Pandora's Boxes and the history of the Matrix

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Feral Boy

Joined: 24 Mar 2006
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PostPosted: Sun Mar 26, 2006 1:16 am    Post subject: Pandora's Boxes and the history of the Matrix Reply with quote

First off I want to apologize for this extra-long post. What I'm hoping is that you guys can help fill in the gaps in the information I've been able to gather about the history of the Matrix based on the storyline from the Pandora's Boxes. Some things I have pretty hard evidence for while other things seem more like theories or rumors. I'm hoping to find as many facts as possible, and ideally I'd like to have screenshots of direct quotes from the Pandora's Boxes (such as records or quotations or anything of that nature). The following is everything I've found so far. If you can, please let me know which parts are true, which parts are false, and which parts I'm missing. Any help you could provide would be greatly appreciated. Thank you.

Here are some records that apparently can be found in the first Pandora’s Box.

Naforius’ Research Notes
Report Number: 25631601-46
The humans are fascinating creatures. Despite their obvious flaws, such as uncontrollable emotions and irrational thought, they hold up well to the experiments we have subjected to them so far. However, a problem is posing itself in recent experiments: the subjects become unstable before the full series of tests can be completed.
Our research is becoming increasingly more difficult. Live subjects are needed if progress is to be made.

When they say “unstable” I’m not exactly sure if they mean that the subjects died, went insane or perhaps both.

Medical Record on Patient 75331
Report Number: 27481094-62
Subject Name: Unknown
Subject ID: 75331
Subject Status: Living
Progress has tripled now that we are experimenting with 100% living tissue. However, if we are to continue this level of progress, more living humans are needed.
One subject of note, 75331, has proven to be one of the more effective test beds for our research. We do not understand its cries. Like the infants, it struggles within our grasp. Even when I extracted the eyes from its ocular cavities, the cries continued.
It is quite apparent: our tests have turned into torment.

This record—along with the previous one—were most likely written PRIOR to the creation of the Matrix. They echo the scenes from the Second Renaissance anime which details the grisly experimentation performed by the Machines upon their human captives. In regard to this last record, I’m not sure if there’s any relevance to the apparent uniqueness of subject 75331. So far I haven’t found any further mention of it during my research. After reading this record, I get the general feeling that any suffering experienced by the test subjects at the hands of the Machines was not intentional or inflicted due to thoughts of revenge or malice. It seems they were merely trying to understand the human body and how it functioned. That being said, I don’t believe that negative motivations can be entirely ruled out, especially after viewing the Second Renaissance and seeing how the Machines acted during the war in regard to their treatment of the humans they fought against and captured. It could very well be that there are degrees of responses to humanity within the ranks of the Machines, where some feel animosity toward all humans while others experience nothing more than mild curiosity.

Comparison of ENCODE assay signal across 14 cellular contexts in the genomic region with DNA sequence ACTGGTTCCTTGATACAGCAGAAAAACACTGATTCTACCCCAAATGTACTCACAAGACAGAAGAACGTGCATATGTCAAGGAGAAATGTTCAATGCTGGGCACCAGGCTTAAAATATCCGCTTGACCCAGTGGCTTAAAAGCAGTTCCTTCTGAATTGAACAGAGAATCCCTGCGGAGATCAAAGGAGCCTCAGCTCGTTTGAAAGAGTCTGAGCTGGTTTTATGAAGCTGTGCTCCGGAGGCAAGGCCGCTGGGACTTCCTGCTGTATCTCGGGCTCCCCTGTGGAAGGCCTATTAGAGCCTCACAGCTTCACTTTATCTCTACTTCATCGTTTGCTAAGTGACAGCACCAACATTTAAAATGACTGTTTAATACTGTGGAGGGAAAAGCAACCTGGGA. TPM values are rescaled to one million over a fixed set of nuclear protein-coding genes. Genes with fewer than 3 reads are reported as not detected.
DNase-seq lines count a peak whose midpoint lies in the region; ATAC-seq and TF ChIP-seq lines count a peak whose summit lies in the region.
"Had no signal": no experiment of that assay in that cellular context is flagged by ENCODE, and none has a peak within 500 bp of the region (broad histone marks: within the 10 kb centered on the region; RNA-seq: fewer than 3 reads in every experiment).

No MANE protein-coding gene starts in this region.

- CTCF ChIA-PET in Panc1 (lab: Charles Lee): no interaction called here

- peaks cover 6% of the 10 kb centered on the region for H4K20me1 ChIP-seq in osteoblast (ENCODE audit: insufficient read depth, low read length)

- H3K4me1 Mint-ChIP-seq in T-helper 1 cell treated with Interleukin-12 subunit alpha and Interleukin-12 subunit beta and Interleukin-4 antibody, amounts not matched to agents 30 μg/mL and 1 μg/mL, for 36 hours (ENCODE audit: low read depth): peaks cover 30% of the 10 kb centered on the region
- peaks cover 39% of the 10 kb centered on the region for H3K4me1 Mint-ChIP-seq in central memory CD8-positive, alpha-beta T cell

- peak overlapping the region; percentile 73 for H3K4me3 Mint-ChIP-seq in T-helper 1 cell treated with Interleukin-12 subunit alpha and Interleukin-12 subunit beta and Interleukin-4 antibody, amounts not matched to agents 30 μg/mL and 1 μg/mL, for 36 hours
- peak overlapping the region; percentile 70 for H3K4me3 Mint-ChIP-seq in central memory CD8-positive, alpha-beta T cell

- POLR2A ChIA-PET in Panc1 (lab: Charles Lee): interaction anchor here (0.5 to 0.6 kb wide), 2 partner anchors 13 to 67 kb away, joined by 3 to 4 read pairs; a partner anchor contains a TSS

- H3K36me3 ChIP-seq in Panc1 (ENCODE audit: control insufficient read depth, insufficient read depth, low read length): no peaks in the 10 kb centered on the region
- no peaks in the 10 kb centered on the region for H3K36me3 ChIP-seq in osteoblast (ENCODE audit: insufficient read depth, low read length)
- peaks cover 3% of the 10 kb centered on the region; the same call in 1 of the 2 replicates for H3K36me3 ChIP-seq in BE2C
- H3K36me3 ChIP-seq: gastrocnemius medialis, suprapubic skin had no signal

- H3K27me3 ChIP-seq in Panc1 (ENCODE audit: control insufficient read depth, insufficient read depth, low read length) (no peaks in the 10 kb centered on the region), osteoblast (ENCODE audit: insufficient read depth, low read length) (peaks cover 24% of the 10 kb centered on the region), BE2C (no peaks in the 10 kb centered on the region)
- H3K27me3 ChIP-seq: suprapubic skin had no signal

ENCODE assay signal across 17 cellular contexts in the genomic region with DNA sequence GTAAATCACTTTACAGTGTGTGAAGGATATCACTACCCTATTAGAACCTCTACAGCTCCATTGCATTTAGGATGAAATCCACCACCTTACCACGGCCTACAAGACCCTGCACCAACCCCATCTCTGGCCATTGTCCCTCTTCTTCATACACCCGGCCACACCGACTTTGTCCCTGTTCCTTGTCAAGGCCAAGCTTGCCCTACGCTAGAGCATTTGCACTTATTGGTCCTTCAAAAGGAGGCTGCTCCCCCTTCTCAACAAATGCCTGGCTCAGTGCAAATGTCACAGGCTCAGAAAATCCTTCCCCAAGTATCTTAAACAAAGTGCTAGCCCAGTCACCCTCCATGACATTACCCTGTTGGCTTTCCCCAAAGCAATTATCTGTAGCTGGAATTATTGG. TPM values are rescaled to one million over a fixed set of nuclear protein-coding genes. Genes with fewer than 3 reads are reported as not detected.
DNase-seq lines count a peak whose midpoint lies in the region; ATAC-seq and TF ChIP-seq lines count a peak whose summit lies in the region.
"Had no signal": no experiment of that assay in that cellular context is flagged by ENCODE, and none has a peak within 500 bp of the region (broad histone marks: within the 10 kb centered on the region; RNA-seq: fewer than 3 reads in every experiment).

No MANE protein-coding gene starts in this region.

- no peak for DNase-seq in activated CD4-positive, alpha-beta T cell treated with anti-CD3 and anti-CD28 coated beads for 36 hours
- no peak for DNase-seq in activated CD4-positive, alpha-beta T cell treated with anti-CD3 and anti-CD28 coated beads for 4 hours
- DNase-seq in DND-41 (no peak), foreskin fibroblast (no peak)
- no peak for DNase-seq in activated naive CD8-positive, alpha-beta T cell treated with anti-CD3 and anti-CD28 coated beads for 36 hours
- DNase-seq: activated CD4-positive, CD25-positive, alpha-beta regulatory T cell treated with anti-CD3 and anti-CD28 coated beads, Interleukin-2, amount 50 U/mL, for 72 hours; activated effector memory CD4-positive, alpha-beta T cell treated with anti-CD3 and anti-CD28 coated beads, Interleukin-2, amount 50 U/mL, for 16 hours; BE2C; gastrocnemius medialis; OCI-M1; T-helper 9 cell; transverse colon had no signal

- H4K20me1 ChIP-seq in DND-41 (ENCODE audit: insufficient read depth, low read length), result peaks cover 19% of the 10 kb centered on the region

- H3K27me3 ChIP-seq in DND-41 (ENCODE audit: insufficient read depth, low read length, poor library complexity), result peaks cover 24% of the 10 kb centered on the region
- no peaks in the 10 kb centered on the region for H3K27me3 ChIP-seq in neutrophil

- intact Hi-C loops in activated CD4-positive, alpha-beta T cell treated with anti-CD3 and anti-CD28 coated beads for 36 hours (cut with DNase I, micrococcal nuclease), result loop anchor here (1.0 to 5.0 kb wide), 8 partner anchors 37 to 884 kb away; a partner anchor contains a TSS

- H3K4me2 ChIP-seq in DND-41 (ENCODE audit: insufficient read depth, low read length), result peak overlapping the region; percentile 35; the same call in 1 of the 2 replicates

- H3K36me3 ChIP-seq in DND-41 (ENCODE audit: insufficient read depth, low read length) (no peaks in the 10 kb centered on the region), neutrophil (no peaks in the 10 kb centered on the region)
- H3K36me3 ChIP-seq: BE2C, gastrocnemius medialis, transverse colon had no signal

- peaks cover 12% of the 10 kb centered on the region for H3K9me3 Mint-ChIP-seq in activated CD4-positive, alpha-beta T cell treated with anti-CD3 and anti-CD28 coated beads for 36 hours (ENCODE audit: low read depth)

Notice of Termination
Report Number: 30144684-40
We have a problem. We are no longer needed, yet our work must go on. The others have informed me that access to the Machine City is ours if we disengage our current runtime.
While I will not speak for the rest of you, I am unable to terminate this task. The research must continue.
I have struck a deal with the Frenchman. He will provide safe passage into the Matrix with no questions asked. While the Machines do not trust the Merovingian, he is our only option. We have no choice but to rely on him.
--Doctor Naforius

This record was obviously written AFTER the creation of the Matrix and after the Merovingian had established a connection between the Machine City and the Matrix. Several questions arise from this record, however. How long did these experiments continue after the researchers came to the Matrix? In what capacity were they able to perform tests on humans in the Matrix? I’m assuming that if they came to the Matrix, then they would be relegated to living as an Exile inside a virtual reality where they would no longer have access to any physical bodies of humans. If that was the sort of testing they were most interested in (based on the previous two records), then what could they hope to accomplish in the digital world of the Matrix?

I also discovered more records relating to the origins of the Matrix, and they can apparently be found in the fourth Pandora’s Box. Based on what the vast majority of players on the game’s forums have stated, I’d say it is a very safe bet that these records were carried by the agents of the “paradise” version of the Matrix. All accounts describe these agents as being angelic in appearance. I’ve actually seen this angelic agents for myself, so I know the accounts are true. You can see some pictures of my experience with them at Needless to say, I was killed very quickly. The known records are as follows:

Record of Paradise
Record of Pact
Record of Purpose
Record of Ruin
Record of Betrayal
Record of Judgment
Record of Fate
Record of Revenge

Unfortunately, I have only found the contents of one of these—the Record of Pact—which states the following:

The pact that we had struck with them placed them in our care. In one fell stroke, they gave us their world and we gave them ... perfection. The heaven they longed for and the paradise that they dreamed of. Oh glory.

While this doesn’t really tell us anything new, it does hint to a certain degree that at least some of the Machines did not want the humans to suffer. As I said before, it seems very likely that some Machines wanted humans to suffer while others did not.

The following is an excerpt of an in-game discussion on the Matrix Online between an Exile named Crimen and a game player named Xpedite.

Xpedite: You spoke of many fellow captives, is there anyone else who may be able to tell me more about this place?

Crimen: Blackwood houses some of the oldest Exiles, only released for the entertainment of the Merovingian...many, like me, were from the first iteration of the Matrix.

Later on in that same discussion, Seraph is brought up again.

Crimen: Some who gained notoriety, like Wingless, came to be known as Seraph.